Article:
I knew that through this new teaching model I would be in the homes of my students, but I did not consider how their homes would also be brought into my classroom. Piecing together names with street names has reminded me of how much school is an escape for so many. While taking a colleague on a tour of Willows, we drove through the parking lot of the biggest apartment complex in town. I explained how one of my students moved out because it was getting too dangerous. I used to live in apartments just like those ones. I remember feeling glad to leave them every morning to eat breakfast at my Mema’s house and then head off to school. Though decades separate me from those stacked apartments and my own family’s struggles, the fact that I’m a teacher here in this same place helps me see how much can change with time. Yet, I still wonder how is it possible to feel that out of touch from that life now? I teeter between guilt and gratitude. How can I use both to serve my students? 

The other day I popped into Willows’ local coffee shop, and some students recognized me and this allowed me to feel a moment of comfort. “Mrs. Smith?!” two young ladies exclaimed my name with surprise and excitement! I felt my smile spread across my face as I gleefully replied, “YES!” We hugged, we laughed, we chatted and said our see you laters. Thanks to moments like these I’ve come to appreciate putting a face to a name more than ever. I’ve also come to appreciate whatever students allow me to see. I know there have been other students who have seen me, knowing fully well who I am, but choosing to remain a mystery. As much as I want students to turn their cameras on, honoring their boundaries is worth the wait.

photo of classroom

Here I sit in my spare room writing this–four weeks into teaching via distance learning and yet I still feel so close to my students. They can’t help what their last name is nor can they help what street they live on, but they can define their experiences using their own perceptions as the final word. Each of them is worthy of the opportunity to exceed the superficial judgments we (myself included) place on them.

 I’m a Spooner, I’m a Carriere, I’m a Taylor, I’m a Carney, I’m an Enns, I’m a Smith. I’m Cypress, Elm, and South Lassen Street. Growing up I did not appreciate the stigma that came with these names. Now the stigma has evolved into a strength because I’ve come to understand the weight of last names and street names. We have forgotten the complexity of students’ lives because they are no longer physically there in the room with us. The Willows High School student I once was would not have shown my face and I would have hesitated to speak out, but I would have yearned to be seen and understood. As teachers, it’s our job to find another way to make every effort to reach our students. Because all we have are names on a black screen, we should feel compelled to inquire more about the unseen.

photo of the author Kendall SmithKendall Smith is a high school English teacher at Willows High School. She serves as an advisor for the Interact Club, co-advisor for the Sophomore Class, and aspires to bring Mock Trial to her site this upcoming school year. She completed her Master’s in Education through the Residency in Secondary Education (RiSE) Program at Chico State in 2017. Prior to that, she was an English tutor for Burmese refugees in Chiang Mai while studying abroad in Thailand as a Gilman International Scholarship recipient. The travel bug has since then inspired her adventures throughout Southeast Asia and Australia. In January, she and her husband were married on the island of Koh Tao joined by close friends. During the summer she teaches for the Upward Bound Program at California State University, Chico where she helps students write personal statements for college admission. In her spare time, she enjoys plotting her next adventure, paddling boarding with her husband, kickboxing with friends, and studying Vedic meditation with some yoga in between.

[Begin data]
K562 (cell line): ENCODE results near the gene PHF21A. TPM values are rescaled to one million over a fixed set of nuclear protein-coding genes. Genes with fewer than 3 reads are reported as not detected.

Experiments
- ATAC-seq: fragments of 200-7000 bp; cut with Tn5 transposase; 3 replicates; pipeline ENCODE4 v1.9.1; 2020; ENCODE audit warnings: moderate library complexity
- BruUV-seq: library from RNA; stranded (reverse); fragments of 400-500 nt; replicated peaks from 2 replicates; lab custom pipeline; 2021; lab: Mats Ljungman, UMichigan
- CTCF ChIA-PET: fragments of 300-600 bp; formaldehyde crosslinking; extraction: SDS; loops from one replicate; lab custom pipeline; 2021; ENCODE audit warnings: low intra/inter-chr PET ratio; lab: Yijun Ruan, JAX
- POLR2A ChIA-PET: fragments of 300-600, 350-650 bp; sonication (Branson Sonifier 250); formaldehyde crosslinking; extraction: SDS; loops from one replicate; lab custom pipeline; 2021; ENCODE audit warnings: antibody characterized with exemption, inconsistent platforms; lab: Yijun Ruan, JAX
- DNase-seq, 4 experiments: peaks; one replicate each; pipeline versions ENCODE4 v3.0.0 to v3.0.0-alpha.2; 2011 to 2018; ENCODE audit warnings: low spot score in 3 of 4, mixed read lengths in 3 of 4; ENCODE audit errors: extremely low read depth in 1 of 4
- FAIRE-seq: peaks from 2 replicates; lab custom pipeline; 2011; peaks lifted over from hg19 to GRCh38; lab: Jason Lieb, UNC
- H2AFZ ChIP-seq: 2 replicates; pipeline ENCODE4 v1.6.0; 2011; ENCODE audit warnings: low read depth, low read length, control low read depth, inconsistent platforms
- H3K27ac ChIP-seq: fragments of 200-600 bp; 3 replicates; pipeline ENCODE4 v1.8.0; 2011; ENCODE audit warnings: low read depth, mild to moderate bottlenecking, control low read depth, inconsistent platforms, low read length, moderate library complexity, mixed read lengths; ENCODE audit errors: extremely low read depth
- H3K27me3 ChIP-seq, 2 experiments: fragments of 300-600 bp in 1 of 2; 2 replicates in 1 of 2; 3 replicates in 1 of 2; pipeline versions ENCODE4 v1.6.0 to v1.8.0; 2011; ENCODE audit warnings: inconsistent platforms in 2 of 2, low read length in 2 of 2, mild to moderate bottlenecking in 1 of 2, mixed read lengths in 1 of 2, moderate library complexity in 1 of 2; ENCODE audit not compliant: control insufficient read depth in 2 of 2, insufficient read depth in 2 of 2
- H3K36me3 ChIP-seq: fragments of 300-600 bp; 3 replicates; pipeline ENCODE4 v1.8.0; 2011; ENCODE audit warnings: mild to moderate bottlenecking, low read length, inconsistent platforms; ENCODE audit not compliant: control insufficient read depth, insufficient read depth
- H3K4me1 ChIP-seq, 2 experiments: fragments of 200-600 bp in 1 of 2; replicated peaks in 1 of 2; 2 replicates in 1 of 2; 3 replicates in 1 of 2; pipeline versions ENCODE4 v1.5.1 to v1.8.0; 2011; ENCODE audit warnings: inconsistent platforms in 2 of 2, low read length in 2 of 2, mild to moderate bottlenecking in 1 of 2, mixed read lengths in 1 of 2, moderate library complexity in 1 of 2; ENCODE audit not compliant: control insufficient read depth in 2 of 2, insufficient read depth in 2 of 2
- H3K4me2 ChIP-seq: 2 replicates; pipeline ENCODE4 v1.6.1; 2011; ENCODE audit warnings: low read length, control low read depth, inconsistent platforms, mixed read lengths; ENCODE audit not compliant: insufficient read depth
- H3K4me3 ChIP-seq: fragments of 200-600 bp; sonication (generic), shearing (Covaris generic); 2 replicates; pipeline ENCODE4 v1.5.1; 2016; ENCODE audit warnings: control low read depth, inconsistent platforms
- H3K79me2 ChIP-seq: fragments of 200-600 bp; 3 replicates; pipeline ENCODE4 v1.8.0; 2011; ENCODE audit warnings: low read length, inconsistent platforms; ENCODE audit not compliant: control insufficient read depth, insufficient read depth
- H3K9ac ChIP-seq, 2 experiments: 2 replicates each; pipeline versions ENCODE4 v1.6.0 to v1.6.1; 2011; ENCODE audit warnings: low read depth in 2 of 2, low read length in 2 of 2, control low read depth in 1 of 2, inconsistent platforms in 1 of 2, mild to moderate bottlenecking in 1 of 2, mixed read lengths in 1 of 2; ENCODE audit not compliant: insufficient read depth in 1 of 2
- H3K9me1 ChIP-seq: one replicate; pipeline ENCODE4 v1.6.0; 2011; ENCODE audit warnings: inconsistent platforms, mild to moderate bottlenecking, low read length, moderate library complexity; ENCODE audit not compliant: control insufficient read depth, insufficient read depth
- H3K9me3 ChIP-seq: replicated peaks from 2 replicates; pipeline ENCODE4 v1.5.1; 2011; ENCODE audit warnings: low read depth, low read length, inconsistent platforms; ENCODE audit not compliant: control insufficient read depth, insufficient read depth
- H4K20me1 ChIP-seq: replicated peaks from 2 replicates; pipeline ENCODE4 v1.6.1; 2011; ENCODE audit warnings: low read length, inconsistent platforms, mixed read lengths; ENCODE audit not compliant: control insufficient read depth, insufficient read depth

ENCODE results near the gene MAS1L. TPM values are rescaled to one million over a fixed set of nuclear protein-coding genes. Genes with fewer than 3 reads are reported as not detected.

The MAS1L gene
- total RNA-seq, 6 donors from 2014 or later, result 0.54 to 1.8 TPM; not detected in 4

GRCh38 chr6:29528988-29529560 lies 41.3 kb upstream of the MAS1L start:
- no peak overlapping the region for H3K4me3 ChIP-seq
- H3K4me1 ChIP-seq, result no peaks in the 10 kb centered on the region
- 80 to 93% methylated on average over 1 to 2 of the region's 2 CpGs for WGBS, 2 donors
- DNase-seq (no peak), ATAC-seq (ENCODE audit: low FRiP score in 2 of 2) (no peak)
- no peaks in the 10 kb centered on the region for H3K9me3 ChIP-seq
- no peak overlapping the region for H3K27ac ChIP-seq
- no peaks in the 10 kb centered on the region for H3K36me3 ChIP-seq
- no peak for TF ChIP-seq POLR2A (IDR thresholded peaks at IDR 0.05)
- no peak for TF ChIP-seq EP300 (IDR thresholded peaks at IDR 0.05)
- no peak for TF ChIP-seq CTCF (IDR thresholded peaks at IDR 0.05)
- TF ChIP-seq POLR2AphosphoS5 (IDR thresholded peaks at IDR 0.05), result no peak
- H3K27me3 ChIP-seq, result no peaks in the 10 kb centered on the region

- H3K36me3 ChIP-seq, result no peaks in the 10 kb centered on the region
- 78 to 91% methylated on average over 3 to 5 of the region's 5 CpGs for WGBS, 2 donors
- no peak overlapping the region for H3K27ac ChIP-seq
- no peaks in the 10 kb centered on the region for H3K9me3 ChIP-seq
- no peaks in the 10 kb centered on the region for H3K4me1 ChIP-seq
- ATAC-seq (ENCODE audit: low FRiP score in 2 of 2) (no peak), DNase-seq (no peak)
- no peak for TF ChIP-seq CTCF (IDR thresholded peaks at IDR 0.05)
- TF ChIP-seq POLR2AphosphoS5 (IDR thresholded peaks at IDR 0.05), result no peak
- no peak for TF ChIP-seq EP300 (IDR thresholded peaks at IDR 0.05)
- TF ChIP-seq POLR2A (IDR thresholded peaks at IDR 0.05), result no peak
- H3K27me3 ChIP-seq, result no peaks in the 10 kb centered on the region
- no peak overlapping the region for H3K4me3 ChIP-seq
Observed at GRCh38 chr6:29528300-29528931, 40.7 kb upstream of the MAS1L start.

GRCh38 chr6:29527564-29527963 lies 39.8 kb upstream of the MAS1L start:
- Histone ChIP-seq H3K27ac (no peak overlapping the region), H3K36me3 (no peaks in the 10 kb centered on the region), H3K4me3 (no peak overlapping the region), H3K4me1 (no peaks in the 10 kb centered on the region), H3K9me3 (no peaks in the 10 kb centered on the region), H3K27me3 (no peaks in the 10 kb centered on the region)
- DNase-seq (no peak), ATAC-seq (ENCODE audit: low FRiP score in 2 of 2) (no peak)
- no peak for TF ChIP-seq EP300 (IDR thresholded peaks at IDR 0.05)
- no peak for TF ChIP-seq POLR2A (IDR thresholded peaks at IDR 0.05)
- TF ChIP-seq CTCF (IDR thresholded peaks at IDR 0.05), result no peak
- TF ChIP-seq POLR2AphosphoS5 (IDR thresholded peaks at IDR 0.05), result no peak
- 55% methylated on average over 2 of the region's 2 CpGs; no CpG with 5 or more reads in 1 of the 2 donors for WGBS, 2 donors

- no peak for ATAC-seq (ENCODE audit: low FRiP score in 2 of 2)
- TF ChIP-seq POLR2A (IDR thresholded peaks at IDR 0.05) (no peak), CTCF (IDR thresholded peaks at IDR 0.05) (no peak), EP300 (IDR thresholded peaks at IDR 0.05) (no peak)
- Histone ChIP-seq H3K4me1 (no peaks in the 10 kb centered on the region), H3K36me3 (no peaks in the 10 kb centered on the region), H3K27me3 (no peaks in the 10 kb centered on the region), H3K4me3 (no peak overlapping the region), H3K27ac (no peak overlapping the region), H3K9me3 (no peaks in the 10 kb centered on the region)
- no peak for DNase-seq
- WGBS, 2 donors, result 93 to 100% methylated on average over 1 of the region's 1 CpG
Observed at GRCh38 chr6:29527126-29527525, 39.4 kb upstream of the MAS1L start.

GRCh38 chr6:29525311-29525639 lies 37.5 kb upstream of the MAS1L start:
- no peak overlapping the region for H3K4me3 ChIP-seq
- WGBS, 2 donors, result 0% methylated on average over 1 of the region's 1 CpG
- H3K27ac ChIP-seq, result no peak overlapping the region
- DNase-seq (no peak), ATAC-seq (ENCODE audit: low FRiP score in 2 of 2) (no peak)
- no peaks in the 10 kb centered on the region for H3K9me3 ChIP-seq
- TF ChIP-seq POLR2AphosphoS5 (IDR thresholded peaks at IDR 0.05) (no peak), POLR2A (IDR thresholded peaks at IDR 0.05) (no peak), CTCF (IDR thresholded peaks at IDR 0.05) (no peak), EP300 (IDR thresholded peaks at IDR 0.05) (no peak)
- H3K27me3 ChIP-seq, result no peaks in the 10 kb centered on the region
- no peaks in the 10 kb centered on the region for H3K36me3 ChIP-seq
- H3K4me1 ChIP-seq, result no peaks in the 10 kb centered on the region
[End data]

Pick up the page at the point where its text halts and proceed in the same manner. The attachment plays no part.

Additional Resources

photo of people around a computer“Connecting Rural Educators: Professional Development Goes Digital” by Kim Jaxon and Amanda VonKleist

Kim Jaxon, director of the Northern California Writing Project, shares this post (originally written for the Connected Learning Alliance) about how her Writing Project site has experimented with using digital spaces to provide greater access to professional development for rural educators.

Rural Schools Collaborative

“The organization’s mission is to build sustainable rural communities through a keen focus on place, teachers, and philanthropy. RSC’s mission is realized through four signature efforts: The Place Network, Rural Teacher CorpsGrants in Place, and Impact Philanthropy.”

Exploring a School–University Model for Professional Development With Classroom Staff: Teaching Trauma-Informed Approaches” 

“Schools serving communities with high rates of poverty face the profound challenge of meeting the needs of students who are often exposed to significant family and environmental stressors and trauma. Classroom staff are vital members of school communities who often work closely with students with the highest needs, but they are typically not provided with professional development opportunities to develop skills for social–emotional learning intervention.”

Antero Garcia and Elizabeth Dutro’s “Electing to Heal: Trauma, Healing and Politics in the Classroom”

“Abstract: Among the lessons that emerged after the recent presidential election is a recognition that teachers are generally not prepared to address the intersections of healing, politics, and emotion in classrooms. Drawing on research, the voices of teachers, and our experiences over this past year, we call for more expansive conversations among English educators across perspectives concerned with creating safe, relational, anti-oppressive classrooms.”